The National EAP Office briefly presented training plans related to referral agent and local committee learning opportunities as well as the Union/ Management Workshops.

The PIPSC representative noted some areas that did not specify dates for the Union/Management Workshop. Management noted that the document was a plan and that further information would be available as the year unfolded. The National EAP Office confirmed that the agency last year met the target goal of having 20% of its supervisor/managers exposed to this training.

Some discussion took place regarding the fact that regional EAP conferences involving referral agents and local EAP committee members were not occurring on an annual basis. Management observed that the regions are responsible for identifying their network’s needs and the ways in which to meet them. The frequency of occurrence of a particular activity is not a reliable indicator of whether a need is being met or not. Management suggested that the regions were finding other ways to meet the learning needs of the various EAP stakeholders as alternatives to annual, formal conferences.


The National EAP Office delivered an update on the various initiatives of the EAP Action Plan.

Discussion centred on the recommendation concerning the hiring of a Clinical Supervisor at the National EAP Office to provide clinical support to the EAP Coordinator-counsellors. The committee discussed the alternatives to having a full-time staffed position (Option 1) i.e. providing the services to the Coordinator-counsellors through a nationally contracted professional firm (Option 2) or have the Coordinator-counsellors enter into individual clinical supervision relationships with external professionals of their choosing in their areas (Option 3). It is estimated that each Coordinator-counsellor would require 10 hours of clinical supervision service per year.

The third option was discussed at some length with the National EAP Office explaining what the role of clinical supervision entailed. The PIPSC representative observed that if this option were chosen, the other duties that a full-time clinical supervisor (Option 1) would have performed would not take place. The National EAP Office indicated that the bulk of those duties that would have been assigned to the resident clinical supervisor are already carried out by National EAP Office staff. The PIPSC representative questioned the costing of the third option. It was pointed out by the National EAP Office that the projections had been developed through consultations with the Coordinator-counsellors and by using Employee Assistance Society of North America (EASNA) clinical supervision standards. It was also explained that extra consultation time had been factored in.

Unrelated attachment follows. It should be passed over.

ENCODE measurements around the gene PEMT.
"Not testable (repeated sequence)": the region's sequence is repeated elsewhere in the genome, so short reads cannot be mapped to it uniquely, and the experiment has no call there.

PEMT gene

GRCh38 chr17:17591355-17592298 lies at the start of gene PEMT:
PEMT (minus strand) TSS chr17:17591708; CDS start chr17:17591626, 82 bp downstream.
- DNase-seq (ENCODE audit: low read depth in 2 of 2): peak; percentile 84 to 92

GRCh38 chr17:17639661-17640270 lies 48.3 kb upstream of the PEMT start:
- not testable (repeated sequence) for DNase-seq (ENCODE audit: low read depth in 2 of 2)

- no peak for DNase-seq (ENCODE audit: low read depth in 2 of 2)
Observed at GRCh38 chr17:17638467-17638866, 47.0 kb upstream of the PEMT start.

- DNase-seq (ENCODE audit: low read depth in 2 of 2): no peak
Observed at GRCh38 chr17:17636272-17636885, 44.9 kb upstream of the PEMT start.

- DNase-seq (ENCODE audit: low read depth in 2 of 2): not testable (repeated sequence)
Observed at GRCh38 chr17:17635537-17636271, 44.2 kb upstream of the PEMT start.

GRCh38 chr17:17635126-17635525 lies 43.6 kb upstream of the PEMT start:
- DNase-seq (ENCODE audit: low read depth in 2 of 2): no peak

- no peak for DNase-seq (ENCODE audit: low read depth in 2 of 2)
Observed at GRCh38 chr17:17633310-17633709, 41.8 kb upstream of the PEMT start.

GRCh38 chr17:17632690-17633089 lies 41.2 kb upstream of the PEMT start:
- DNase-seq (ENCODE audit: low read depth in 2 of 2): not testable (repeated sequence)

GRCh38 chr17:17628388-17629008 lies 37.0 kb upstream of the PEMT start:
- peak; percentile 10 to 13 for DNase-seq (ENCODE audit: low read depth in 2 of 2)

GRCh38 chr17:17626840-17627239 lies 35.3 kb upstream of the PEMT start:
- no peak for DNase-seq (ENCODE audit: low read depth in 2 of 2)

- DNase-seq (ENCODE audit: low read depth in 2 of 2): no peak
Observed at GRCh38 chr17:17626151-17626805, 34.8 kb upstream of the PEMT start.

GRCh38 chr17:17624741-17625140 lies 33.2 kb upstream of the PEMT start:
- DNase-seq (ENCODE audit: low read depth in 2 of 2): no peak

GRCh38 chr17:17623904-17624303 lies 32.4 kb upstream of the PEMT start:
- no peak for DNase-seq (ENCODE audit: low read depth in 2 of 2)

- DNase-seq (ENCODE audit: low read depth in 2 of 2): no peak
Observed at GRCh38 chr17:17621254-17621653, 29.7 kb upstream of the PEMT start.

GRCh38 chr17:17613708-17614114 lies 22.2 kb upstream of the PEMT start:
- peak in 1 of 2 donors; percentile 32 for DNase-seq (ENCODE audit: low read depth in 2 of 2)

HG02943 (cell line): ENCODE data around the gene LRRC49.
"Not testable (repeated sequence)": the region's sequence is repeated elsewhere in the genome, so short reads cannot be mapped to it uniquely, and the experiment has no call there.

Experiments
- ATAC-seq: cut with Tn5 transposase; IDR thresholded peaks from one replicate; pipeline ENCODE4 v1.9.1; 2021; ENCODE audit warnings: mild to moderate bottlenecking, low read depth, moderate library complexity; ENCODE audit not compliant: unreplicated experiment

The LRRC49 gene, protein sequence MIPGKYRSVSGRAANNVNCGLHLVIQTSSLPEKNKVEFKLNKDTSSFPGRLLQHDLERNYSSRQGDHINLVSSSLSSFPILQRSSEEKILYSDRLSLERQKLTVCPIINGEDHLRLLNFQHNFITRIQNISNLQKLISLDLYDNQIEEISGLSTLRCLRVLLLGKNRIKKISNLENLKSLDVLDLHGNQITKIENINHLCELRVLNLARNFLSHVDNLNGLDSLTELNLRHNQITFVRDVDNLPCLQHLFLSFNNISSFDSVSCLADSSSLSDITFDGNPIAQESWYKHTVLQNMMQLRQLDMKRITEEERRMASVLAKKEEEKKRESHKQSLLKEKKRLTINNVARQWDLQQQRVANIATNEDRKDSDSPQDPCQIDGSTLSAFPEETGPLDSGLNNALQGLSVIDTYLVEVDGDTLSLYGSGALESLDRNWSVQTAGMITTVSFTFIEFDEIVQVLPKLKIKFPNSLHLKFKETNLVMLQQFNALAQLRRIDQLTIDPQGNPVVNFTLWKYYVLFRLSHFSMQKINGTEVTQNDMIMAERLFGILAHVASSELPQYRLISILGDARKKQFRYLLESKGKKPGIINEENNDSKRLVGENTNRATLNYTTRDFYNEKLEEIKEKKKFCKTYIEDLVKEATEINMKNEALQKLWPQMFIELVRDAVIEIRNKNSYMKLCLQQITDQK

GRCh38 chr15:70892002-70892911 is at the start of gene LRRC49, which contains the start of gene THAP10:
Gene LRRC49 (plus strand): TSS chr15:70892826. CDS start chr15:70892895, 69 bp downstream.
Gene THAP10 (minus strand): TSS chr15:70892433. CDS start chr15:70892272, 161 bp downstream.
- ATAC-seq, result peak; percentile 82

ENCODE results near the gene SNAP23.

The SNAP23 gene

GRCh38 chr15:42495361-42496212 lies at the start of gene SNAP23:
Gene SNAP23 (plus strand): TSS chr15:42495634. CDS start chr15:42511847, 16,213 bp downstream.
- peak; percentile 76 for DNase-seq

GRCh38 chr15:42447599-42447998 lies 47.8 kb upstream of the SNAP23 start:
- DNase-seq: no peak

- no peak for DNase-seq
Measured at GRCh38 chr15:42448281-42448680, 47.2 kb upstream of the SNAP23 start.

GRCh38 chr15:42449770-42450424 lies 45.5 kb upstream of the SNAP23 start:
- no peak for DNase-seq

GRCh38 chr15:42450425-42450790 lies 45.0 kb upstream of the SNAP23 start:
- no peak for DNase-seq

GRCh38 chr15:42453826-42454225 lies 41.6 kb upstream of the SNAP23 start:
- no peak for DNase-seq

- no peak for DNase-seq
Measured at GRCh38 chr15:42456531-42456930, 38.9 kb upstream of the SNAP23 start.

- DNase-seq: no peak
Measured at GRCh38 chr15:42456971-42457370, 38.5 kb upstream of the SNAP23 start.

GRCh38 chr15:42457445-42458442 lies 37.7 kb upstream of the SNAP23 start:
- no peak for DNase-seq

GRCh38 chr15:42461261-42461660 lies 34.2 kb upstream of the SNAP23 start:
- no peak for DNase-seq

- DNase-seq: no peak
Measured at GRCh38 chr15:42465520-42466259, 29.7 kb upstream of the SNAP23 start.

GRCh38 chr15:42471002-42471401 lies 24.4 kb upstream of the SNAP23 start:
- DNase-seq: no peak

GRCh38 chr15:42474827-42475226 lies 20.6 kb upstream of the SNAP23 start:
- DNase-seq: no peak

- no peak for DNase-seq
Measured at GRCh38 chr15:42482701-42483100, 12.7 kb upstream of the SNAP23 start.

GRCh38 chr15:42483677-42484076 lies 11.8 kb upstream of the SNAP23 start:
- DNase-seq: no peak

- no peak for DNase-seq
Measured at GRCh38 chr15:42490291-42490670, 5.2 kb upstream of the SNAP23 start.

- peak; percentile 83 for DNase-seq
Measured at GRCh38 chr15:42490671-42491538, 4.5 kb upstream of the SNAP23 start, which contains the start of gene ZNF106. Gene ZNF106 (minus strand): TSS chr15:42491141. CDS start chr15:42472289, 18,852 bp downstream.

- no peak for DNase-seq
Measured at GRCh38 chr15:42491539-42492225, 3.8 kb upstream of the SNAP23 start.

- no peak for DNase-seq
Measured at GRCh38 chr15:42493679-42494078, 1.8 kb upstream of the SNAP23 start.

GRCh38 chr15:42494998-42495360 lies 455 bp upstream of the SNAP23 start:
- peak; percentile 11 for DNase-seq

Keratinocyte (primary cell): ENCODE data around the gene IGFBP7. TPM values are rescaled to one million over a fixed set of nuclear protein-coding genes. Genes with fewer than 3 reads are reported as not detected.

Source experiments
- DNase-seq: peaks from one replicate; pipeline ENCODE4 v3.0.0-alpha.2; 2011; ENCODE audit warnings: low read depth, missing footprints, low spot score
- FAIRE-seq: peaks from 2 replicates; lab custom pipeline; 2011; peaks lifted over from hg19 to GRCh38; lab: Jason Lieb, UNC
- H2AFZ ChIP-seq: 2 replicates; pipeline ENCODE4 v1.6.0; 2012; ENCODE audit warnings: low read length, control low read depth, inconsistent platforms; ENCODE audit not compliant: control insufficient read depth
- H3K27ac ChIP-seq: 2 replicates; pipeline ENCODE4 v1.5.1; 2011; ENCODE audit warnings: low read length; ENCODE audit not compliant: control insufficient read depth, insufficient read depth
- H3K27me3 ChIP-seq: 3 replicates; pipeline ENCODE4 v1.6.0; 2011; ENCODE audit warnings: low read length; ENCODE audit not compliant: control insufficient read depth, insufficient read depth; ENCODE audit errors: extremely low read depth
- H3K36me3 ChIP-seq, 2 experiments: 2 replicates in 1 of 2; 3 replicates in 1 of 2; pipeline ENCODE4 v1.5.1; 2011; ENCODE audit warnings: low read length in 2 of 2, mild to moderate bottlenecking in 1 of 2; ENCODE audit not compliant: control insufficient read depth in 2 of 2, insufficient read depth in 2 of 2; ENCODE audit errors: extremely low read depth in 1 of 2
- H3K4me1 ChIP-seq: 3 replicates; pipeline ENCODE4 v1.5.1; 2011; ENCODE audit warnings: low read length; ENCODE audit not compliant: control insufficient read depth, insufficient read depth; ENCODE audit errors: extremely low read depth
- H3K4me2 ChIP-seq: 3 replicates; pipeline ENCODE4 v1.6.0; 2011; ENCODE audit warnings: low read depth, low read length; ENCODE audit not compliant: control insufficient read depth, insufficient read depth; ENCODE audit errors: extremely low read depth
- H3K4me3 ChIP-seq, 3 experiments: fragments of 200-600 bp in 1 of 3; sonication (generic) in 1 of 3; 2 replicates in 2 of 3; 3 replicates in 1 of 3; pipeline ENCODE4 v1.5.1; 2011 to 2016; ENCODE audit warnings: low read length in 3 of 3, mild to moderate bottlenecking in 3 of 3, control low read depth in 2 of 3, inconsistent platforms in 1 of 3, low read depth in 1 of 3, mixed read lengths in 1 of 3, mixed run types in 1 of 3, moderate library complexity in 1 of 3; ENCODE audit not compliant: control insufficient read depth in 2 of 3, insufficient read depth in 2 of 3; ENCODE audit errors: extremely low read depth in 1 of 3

Management suggested that further work needed to be done to accurately define the parameters and processes involved in Option 3. The unions suggested that it was important to ensure that the spirit of the EAP Evaluation Report’s recommendation concerning clinical evaluation be respected.


The National EAP Office cited the Atlantic Region’s EAP Week

(February 3-7, 2003) as an example of a best practice. Activities of an EAP theme were held in offices throughout the region over the course of the week. The local EAP committees and referral agents were active in organizing the activities and ensuring that events were well promoted and ran smoothly. This initiative was strongly supported by management and the union organizations in all locations.

The PIPSC representative mentioned that Wellness Fairs had been held in various locations across the country and also identified the regional joint referral agent and local committee conferences that had taken place as being examples of a best practice.


The PIPSC representative discussed the issue of the difficulties that some employees face after they retire adjusting to such a major change in their lives. He suggested that extension of the benefits of the EAP to cover retirees for a period of one year after retirement would be appropriate.

Management indicated that the issue had been explored previously, with the decision being made to focus on preparation for retirement rather than extending benefits. All members agreed that the issue had merit and would be examined again. The National EAP Office will keep the parties informed.


The union representatives found today’s meeting productive and wished to also comment on the EAP network’s and management’s response to the SARS crisis. They felt that communication to the employees was prompt and addressed their concerns.

The issue of one particular external contractor providing statistics with a breakdown of the occupational groups of the clients was discussed. It was agreed that this information was not needed and that the provider would be asked to no longer provide it.

Management also noted the timely response of the EAP network to the SARS crisis and also highlighted recent effective responses to critical incidents that had occurred.


The next meeting was tentatively scheduled for November 5, 2003.

Jill LaRose
Director General, Strategic Branch Management and Program Support
Human Resources Branch

Eunice Trainor John Benbow
3rd NationalVice-President EAP Representative

Shawn Bergeron
Regional Vice-President